The Beaumont Effect is recognized as the source of mold filling imbalances and product variations in molds with four or more cavities. The worst failures caused by the phenomena can be most easily (visually) recognized in molds with 8 or more cavities. However, shear induced melt variations impact every injection molded part, with a greater influence than most realize. Even though the phenomenon has been understood, even taught at plastics engineering technology programs there is still a lot of confusion in regards to how it is developed and predicted with simulation software.
Understanding the Beaumont Effect
Figure 1 is a short shot showing the characteristic failure developed in an eight cavity mold using the industry standard geometrically balanced (often referred to as “naturally balanced”) runner system. Many confuse the root cause of this problem as being mold deflection, higher mold tool temperatures in the center, poor venting or high shear caused by sharp corners.
It’s an interesting debate, especially for moldmakers using simulation software to predict problems like this before committing to a mold design. Sometimes excessive mold deflection, poor venting or higher mold temperature in the center region can in fact be a problem. However even in these cases, the Beaumont Effect is generally the most significant contributor and ignoring it is unwise. Injection molding simulation software1 can predict each of these troublesome phenomenons, and even help determine an optimal solution.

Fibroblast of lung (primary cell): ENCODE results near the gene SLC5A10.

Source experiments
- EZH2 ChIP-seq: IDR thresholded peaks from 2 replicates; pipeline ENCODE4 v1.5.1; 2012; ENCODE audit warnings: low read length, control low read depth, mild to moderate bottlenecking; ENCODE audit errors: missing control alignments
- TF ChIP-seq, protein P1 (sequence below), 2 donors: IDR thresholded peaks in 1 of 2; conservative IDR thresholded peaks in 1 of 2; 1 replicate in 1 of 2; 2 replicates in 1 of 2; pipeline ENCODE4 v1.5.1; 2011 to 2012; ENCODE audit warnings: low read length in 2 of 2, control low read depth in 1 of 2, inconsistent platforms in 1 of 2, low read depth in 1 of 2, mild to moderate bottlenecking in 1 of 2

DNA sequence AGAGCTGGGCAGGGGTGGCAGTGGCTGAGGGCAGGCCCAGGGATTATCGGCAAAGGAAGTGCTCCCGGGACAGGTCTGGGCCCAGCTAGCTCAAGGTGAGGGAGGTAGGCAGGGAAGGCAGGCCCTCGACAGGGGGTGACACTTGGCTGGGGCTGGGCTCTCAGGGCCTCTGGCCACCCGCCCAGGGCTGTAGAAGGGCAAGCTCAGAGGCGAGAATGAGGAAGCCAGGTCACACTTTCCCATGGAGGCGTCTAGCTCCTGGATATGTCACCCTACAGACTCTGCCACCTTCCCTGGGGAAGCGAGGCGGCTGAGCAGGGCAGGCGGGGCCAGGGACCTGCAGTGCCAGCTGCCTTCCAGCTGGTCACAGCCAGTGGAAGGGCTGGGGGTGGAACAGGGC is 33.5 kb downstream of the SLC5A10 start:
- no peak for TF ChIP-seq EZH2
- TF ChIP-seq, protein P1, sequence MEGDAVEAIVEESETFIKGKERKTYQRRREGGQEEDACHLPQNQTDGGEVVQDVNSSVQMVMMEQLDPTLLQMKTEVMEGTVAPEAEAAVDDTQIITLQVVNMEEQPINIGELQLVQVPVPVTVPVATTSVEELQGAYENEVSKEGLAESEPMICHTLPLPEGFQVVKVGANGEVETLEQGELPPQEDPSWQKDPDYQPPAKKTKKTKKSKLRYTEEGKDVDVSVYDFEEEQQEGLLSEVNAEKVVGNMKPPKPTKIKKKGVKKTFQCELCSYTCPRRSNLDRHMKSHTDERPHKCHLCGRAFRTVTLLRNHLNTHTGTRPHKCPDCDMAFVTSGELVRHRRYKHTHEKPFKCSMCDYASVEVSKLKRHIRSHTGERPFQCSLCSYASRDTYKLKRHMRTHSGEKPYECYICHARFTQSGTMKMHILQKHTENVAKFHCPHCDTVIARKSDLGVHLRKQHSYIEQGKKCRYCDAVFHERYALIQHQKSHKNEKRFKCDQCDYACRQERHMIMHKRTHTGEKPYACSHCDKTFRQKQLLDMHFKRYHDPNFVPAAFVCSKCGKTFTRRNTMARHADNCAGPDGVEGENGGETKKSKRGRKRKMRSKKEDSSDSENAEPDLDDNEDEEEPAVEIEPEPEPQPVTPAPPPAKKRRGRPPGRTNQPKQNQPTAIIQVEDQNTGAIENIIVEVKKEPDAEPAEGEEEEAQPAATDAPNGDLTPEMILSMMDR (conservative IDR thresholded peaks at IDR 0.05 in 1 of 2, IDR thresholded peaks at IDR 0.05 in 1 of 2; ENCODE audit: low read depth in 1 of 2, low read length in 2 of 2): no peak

To understand the development of the Beaumont Effect, we must focus on the relationship between shear, viscosity and temperature occurring within the flowing material. Plastic flowing through a runner exhibits laminar flow with maximum shear occurring near the runner walls, and near zero shear conditions existing in the middle of the runner channel. Molten polymers are also pseudoplastic non-Newtonian fluids, which means the materials’ viscosity is shear thinned. This shear thinning (where viscosity decreases with the rate of shear) causes molten material flowing near the outermost perimeter of the channel to actually have a much lower viscosity than in the center of the channel.